T02P22 - Process, Performance and Political Legitimacy in Public Policy

Topic : Comparative Public Policy

Panel Chair : Zeger Van der Wal - zvdwal@gmail.com

Panel Second Chair : MIchael Howlett - howlett@sfu.ca

Objectives and Scientific Relevance of the panel

Note: This Panel is eligible for the GCPSE (UNDP) Grant.

 

 

Policy requires a modicum of legitimacy in order to be effective, which raises the question what makes a policy and the government legitimate. While non-democratic systems have always had uneasy legitimacy, except in the most dictatorial systems where issues of illegitimacy can be simply ignored, this was relatively straightforward for governments elected by universal franchise. But as public trust in governments in a large number of countries around the world have declined in recent years, questions are being asked about what they can do to stem the decline and regain it. A vast literature on “good governance” has emerged emphasizing transparent, accountable, and participatory policy process to bridge the democratic deficit. The assumption of this literature is that such a process would enhance both legitimacy and performance. There is another line of thinking that what matters is performance and outcomes: governments that meet the expectations of their population not only enjoy support of their population but, as a result of the enhanced legitimacy, able to make better policies and implement them more effectively. Are their substantial differences between legitimacy centered on process or performance? What are they? Can a meaningful distinction be made across countries based on their conceptions of legitimacy? The argument is especially pertinent to East Asia where certain countries, including China in recent decades, are said to have flourished due to emphasis on performance rather than adherence to principles of good governance.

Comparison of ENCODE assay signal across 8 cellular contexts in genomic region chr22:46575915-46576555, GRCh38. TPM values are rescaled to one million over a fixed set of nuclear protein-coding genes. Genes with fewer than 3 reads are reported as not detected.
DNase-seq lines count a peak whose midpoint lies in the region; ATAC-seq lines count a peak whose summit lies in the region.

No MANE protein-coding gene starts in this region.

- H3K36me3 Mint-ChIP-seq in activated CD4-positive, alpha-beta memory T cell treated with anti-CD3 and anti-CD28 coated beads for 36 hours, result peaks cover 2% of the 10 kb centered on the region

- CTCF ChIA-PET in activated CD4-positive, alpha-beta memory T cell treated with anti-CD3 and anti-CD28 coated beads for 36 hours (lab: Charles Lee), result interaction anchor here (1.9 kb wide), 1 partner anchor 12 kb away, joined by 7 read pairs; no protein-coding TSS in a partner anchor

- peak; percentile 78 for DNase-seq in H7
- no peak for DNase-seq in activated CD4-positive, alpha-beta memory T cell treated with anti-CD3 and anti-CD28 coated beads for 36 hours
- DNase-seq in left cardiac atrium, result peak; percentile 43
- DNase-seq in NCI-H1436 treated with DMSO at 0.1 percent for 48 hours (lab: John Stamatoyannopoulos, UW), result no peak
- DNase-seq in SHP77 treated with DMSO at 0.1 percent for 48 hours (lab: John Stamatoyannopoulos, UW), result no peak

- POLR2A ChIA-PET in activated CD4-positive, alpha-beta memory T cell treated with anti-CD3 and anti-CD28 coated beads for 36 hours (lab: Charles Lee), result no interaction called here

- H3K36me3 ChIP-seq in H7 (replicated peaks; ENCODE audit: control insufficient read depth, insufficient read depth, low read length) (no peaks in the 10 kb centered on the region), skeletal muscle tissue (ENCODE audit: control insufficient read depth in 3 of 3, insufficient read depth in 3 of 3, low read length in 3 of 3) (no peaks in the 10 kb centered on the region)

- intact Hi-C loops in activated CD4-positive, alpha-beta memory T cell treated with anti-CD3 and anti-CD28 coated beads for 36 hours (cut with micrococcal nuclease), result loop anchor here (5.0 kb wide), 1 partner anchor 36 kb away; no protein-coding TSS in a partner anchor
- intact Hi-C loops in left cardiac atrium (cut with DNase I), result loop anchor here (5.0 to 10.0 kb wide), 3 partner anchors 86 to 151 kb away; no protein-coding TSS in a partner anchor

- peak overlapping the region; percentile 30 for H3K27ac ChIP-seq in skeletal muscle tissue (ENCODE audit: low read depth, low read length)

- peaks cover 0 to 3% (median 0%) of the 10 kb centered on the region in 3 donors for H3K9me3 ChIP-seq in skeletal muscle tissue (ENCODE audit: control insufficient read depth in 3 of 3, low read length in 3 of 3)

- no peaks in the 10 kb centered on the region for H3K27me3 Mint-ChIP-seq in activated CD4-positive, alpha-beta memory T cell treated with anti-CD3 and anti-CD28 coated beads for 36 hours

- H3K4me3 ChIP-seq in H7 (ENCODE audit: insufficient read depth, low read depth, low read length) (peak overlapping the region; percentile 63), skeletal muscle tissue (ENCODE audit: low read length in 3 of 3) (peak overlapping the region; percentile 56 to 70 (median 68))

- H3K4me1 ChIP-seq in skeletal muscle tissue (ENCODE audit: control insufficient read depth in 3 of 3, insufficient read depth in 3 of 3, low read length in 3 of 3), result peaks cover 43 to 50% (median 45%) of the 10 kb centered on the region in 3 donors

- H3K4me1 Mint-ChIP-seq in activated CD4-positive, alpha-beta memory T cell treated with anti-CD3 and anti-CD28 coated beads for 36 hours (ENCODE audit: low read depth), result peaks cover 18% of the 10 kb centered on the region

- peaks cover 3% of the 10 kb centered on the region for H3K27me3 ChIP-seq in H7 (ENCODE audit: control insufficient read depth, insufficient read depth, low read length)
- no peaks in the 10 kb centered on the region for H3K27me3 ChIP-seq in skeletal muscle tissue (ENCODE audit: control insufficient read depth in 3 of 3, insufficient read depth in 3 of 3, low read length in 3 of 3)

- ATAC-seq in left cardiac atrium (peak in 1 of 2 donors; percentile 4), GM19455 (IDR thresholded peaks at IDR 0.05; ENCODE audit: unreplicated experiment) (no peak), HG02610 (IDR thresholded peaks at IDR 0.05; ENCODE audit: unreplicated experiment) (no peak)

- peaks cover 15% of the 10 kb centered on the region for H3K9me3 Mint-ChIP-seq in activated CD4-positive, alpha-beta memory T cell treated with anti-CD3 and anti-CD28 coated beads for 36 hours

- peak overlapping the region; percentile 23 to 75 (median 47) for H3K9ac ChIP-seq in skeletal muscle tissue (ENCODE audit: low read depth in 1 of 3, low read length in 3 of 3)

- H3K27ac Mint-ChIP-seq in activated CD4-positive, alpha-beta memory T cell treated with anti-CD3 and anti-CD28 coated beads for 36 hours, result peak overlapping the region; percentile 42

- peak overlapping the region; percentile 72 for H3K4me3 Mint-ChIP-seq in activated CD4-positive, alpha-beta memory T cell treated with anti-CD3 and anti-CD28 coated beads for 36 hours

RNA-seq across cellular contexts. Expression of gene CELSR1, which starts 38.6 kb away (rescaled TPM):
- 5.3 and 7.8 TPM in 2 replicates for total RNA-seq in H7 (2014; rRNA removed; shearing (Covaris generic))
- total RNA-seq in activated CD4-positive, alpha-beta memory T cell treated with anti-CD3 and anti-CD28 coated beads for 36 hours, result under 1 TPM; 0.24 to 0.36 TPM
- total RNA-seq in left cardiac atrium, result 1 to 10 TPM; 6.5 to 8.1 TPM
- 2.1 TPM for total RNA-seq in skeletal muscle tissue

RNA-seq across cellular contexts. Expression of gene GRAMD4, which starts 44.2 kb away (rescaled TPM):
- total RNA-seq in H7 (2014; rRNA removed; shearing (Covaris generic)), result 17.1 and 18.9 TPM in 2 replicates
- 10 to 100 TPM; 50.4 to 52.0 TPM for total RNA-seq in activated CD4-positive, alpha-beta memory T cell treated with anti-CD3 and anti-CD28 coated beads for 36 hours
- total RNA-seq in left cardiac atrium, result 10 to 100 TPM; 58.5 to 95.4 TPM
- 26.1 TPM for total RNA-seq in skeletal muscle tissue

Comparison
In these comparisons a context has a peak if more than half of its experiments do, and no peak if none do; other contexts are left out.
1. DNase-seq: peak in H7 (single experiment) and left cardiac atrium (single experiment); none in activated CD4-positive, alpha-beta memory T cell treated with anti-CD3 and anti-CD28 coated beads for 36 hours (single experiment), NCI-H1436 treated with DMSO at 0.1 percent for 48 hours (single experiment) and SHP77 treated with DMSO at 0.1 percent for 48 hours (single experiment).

Call for papers

Policy requires a modicum of legitimacy in order to be effective, which raises the question what makes a policy and the government legitimate. While non-democratic systems have always had uneasy legitimacy, except in the most dictatorial systems where issues of illegitimacy can be simply ignored, this was relatively straightforward for governments elected by universal franchise. But as public trust in governments in a large number of countries around the world have declined in recent years, questions are being asked about what they can do to stem the decline and regain it. A vast literature on “good governance” has emerged emphasizing transparent, accountable, and participatory policy process to bridge the democratic deficit. The assumption of this literature is that such a process would enhance both legitimacy and performance. There is another line of thinking that what matters is performance and outcomes: governments that meet the expectations of their population not only enjoy support of their population but, as a result of the enhanced legitimacy, able to make better policies and implement them more effectively. Are their substantial differences between legitimacy centered on process or performance? What are they? Can a meaningful distinction be made across countries based on their conceptions of legitimacy? The argument is especially pertinent to East Asia where certain countries, including China in recent decades, are said to have flourished due to emphasis on performance rather than adherence to principles of good governance.

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